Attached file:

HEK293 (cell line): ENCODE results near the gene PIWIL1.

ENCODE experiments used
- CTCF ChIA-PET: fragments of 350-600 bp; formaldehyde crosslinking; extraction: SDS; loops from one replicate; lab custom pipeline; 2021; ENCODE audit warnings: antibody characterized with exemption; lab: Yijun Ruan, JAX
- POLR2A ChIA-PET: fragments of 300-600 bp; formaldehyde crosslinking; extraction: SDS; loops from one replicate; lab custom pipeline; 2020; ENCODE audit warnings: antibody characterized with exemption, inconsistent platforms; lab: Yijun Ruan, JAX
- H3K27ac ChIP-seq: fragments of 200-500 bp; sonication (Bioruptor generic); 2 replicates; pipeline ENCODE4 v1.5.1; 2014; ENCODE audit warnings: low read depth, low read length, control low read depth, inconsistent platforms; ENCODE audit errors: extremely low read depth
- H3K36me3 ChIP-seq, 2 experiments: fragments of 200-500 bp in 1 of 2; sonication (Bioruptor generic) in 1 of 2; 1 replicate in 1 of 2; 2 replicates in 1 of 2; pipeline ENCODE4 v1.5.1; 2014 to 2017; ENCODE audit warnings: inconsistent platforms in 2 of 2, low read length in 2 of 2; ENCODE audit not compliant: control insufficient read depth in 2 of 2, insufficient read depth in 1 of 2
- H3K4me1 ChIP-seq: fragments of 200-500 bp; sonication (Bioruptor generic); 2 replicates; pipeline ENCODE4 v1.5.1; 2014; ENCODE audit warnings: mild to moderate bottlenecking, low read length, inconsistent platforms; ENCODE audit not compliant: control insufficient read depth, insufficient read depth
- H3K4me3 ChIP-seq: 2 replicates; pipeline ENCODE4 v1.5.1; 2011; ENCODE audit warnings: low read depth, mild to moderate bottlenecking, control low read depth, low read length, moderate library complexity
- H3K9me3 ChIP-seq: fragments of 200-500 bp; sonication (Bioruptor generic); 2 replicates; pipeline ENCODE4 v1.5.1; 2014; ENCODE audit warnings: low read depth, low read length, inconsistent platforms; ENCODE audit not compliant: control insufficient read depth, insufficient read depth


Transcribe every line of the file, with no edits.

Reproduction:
HEK293 (cell line): ENCODE results near the gene PIWIL1.

ENCODE experiments used
- CTCF ChIA-PET: fragments of 350-600 bp; formaldehyde crosslinking; extraction: SDS; loops from one replicate; lab custom pipeline; 2021; ENCODE audit warnings: antibody characterized with exemption; lab: Yijun Ruan, JAX
- POLR2A ChIA-PET: fragments of 300-600 bp; formaldehyde crosslinking; extraction: SDS; loops from one replicate; lab custom pipeline; 2020; ENCODE audit warnings: antibody characterized with exemption, inconsistent platforms; lab: Yijun Ruan, JAX
- H3K27ac ChIP-seq: fragments of 200-500 bp; sonication (Bioruptor generic); 2 replicates; pipeline ENCODE4 v1.5.1; 2014; ENCODE audit warnings: low read depth, low read length, control low read depth, inconsistent platforms; ENCODE audit errors: extremely low read depth
- H3K36me3 ChIP-seq, 2 experiments: fragments of 200-500 bp in 1 of 2; sonication (Bioruptor generic) in 1 of 2; 1 replicate in 1 of 2; 2 replicates in 1 of 2; pipeline ENCODE4 v1.5.1; 2014 to 2017; ENCODE audit warnings: inconsistent platforms in 2 of 2, low read length in 2 of 2; ENCODE audit not compliant: control insufficient read depth in 2 of 2, insufficient read depth in 1 of 2
- H3K4me1 ChIP-seq: fragments of 200-500 bp; sonication (Bioruptor generic); 2 replicates; pipeline ENCODE4 v1.5.1; 2014; ENCODE audit warnings: mild to moderate bottlenecking, low read length, inconsistent platforms; ENCODE audit not compliant: control insufficient read depth, insufficient read depth
- H3K4me3 ChIP-seq: 2 replicates; pipeline ENCODE4 v1.5.1; 2011; ENCODE audit warnings: low read depth, mild to moderate bottlenecking, control low read depth, low read length, moderate library complexity
- H3K9me3 ChIP-seq: fragments of 200-500 bp; sonication (Bioruptor generic); 2 replicates; pipeline ENCODE4 v1.5.1; 2014; ENCODE audit warnings: low read depth, low read length, inconsistent platforms; ENCODE audit not compliant: control insufficient read depth, insufficient read depth